Can being “right” be wrong?
“Many times being right is the same as being wrong.”
Acknowledgement that you do not monopolize the truth
This blog is a response to Joe’s excellent article about healthy communities. I particularly liked point #3:
“A third sign of healthy community is acknowledgment that the group’s distinctive views and values are not always right, and that in the final analysis, maintaining these distinctive is less important than learning how to love.”
The difference between big “T” truth and little “t” truth
You may say, “But MJ, it sounds like you don’t believe in objective truth. Do you believe that no one is wrong? Does that mean no one is right?”
Absolutely not, the view of multivocality/acceptance/tolerance that I’m presenting is not a negation of the truth, but an affirmation of the truth. We need to understand that truth cannot be reduced to one specific view, tradition, denomination, language, etc., truth always transcend our limited perspectives. Think about what it means that The Truth (God), became a truth (an embodied human being–jewish, a carpenter, etc.).
This is what I think about in classes about systematic theology. One verse or book of the Bible will enlighten a certain aspect of God, but that verse/book of the Bible must be read within the Bible as a whole. What’s astounding to me is how are man-made theologies have done more in isolating people/denominations than teaching us about God. This is where being right can be the same as being wrong. (In my own personal experience in the church I learned more about who God isn’t than who he is, and right now I’m unlearning a lot of those deeply embedded fallacies.)
A new definition of heresy
I really like George Koch’s definition of heresy.
“From Greek hairesis. “Heresy” can be used positively or neutrally to refer to a sect, choice or way of life, or negatively, to refer to an action or belief that causes factions, disunion or division in a group. Although used colloquially to mean “bad doctrine,” its actual sense is the division that it causes. Thus, even good doctrine can be heresy if used in a way that causes division. See Schism and Heterodoxy—related words but not synonyms (What we believe and why, pg 288).”
Here we see that “good doctrine” can be bad if it is used to cause division. This makes me think of how ministries stress evangelism to the point of ministers sacrificing their children for the sake of fulfilling the great commission. Evangelism is something good, but sometimes we pervert it into an idol. Or take the purity movement. Because of such a strong teaching on the harm of premarital sex, many people have been taught to lie, hate their bodies, be self-righteous, be judgmental, etc.
What is truth?
St. Augustine said, “True is that which is.” More and more often, I’m learning that truth/reality is understood through language. Language is the bridge between reality and us. For example Jesus’ death and resurrection is a historical fact, but the question is, what kind of death and resurrection was it? Was it a penal-substitutionary death? A christus victor death? Or a moral example death? And even Church history has not been unanimous when it comes to understanding the nature of his death/resurrection. We all use different terms to interpret the historical event.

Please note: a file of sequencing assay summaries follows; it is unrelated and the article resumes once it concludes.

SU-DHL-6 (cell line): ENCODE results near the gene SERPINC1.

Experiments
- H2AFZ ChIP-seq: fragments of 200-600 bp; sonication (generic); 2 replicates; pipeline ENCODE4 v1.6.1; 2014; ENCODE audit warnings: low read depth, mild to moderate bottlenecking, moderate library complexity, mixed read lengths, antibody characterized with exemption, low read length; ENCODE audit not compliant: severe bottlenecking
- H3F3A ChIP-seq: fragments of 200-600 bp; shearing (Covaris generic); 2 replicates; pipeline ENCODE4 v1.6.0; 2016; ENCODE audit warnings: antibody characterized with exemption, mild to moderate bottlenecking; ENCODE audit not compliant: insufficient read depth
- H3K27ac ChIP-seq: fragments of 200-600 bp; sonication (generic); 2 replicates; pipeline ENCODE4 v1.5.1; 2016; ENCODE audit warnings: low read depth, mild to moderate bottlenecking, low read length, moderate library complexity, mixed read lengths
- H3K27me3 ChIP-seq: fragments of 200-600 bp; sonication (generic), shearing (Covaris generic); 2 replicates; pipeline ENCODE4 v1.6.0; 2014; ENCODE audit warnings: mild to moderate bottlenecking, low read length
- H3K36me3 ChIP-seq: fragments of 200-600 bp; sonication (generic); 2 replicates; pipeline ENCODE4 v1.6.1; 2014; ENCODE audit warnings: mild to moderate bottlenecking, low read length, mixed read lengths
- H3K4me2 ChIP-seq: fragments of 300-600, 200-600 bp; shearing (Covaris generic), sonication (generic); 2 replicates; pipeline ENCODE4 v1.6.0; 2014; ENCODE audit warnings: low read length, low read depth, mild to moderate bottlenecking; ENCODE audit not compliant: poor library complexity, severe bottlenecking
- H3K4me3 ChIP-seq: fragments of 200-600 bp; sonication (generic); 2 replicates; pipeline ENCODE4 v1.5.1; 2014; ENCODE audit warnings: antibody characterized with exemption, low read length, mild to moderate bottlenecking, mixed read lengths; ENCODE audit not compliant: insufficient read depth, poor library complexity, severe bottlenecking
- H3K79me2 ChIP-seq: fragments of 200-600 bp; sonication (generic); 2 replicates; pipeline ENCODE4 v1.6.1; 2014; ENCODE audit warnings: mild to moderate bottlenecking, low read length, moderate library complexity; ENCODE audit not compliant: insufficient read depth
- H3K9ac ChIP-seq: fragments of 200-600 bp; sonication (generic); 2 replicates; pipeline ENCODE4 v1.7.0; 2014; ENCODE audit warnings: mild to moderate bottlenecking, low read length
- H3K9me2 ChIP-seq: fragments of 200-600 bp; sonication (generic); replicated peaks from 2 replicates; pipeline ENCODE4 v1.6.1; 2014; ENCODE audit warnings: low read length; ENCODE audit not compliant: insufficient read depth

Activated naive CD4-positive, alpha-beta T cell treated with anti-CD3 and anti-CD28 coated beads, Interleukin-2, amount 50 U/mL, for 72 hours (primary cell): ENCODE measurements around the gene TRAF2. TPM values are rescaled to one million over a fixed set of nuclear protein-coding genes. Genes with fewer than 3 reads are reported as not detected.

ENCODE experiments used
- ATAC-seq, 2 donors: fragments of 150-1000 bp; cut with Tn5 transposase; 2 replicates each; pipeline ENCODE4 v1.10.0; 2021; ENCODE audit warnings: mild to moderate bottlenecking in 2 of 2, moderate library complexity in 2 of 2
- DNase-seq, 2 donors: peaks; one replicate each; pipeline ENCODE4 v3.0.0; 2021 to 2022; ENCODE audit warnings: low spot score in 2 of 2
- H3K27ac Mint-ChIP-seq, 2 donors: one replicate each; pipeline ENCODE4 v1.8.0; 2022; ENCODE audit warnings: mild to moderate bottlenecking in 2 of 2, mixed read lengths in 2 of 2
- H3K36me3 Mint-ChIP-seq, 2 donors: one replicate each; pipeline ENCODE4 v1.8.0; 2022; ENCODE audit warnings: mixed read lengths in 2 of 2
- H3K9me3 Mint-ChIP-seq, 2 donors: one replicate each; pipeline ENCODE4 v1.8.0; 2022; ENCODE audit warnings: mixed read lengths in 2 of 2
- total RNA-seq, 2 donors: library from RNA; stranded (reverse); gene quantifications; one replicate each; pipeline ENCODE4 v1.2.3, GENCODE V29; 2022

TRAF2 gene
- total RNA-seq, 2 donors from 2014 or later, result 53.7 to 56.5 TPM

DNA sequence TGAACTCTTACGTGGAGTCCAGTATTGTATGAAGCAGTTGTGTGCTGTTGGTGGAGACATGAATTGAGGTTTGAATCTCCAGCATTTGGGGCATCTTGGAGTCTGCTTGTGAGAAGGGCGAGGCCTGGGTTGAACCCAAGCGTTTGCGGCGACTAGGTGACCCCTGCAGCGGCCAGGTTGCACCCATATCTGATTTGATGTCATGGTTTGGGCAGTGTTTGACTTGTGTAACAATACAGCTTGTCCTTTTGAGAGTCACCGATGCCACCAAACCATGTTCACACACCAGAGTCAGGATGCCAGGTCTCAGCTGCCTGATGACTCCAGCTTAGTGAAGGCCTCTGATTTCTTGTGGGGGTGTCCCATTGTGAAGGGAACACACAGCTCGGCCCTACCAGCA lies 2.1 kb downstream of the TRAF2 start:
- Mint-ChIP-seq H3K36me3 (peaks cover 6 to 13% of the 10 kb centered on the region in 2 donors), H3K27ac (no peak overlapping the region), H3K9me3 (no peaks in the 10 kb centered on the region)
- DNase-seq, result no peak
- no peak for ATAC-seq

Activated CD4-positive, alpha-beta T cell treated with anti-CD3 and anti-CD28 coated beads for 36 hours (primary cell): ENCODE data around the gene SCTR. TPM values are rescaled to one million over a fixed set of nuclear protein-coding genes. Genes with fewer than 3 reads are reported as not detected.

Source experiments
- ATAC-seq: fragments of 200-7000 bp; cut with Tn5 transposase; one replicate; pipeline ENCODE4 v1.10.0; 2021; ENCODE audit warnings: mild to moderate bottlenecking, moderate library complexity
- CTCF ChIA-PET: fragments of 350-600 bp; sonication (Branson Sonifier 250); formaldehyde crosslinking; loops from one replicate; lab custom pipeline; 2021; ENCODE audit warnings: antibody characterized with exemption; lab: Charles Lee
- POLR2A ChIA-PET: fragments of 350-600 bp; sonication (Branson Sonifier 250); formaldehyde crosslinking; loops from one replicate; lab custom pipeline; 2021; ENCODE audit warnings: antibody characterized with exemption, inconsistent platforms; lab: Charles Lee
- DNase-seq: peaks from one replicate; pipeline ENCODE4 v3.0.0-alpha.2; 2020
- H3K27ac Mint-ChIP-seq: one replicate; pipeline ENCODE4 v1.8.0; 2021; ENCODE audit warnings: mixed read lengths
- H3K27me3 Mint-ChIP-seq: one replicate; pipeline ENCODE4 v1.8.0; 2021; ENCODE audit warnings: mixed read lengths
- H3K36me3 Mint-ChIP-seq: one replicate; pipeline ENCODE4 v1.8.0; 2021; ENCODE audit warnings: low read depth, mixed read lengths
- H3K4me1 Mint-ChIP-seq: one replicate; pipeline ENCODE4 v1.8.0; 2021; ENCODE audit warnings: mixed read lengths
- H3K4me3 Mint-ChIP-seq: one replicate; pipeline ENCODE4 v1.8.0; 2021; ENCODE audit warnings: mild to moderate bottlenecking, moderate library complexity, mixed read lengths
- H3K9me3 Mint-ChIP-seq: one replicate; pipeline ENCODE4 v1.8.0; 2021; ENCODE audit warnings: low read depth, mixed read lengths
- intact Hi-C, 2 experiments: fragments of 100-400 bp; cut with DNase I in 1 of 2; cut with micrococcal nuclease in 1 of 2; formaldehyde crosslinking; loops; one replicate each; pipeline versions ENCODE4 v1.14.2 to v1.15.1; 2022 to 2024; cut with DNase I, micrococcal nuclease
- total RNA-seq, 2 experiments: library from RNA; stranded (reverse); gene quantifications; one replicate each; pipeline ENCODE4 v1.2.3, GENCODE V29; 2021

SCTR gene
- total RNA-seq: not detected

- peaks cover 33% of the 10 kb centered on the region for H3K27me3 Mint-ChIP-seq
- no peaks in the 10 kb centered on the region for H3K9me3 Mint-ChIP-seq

Furthermore, what about the apostle’s creed? We believe in those words, but how do we interpret them into real every day practical life? Or the Sabbath? Is it 5 minutes, 2 hours or 24 hours?
There is a part of me that wishes that life was more black and white. In a sense, I wish that I could just have a list of the propositions of truth and whenever I have a tough questions I’ll break it out and have the answer. I want spoon fed answers. But life is not black and white. Often, I wonder, “Why did God give us so much freedom of interpretation?”
Yesterday, my prof showed us a youtube clip of a man using “Biblical Hebrew” to prove that Obama is the Antichrist. He completely butchered the Hebrew language and inaccurately used a passage that wasn’t even talking about the Antichrist. It was ridiculous that the clip had 2 million views (most likely because it supported the view that the viewers held to begin with). But how can God bear to see his words used to support war, bigotry, injustice, neglect of social welfare, etc? Historically, the Bible has been used to support slavery, racism, corban, etc. Where do we go from here?
I don’t know the answer and I don’t even know two people who agree unanimously on everything so how can we find a church that we fit in to? As individuals and corporately, as the church, it is necessary to acknowledge diversity in views and values. We must also note that sometimes we are wrong.
Do you agree that sometimes being right can be wrong? Do you disagree? Do you agree that language plays such a huge role in discovering the truth? Have you witnessed good doctrine used in a way that caused division?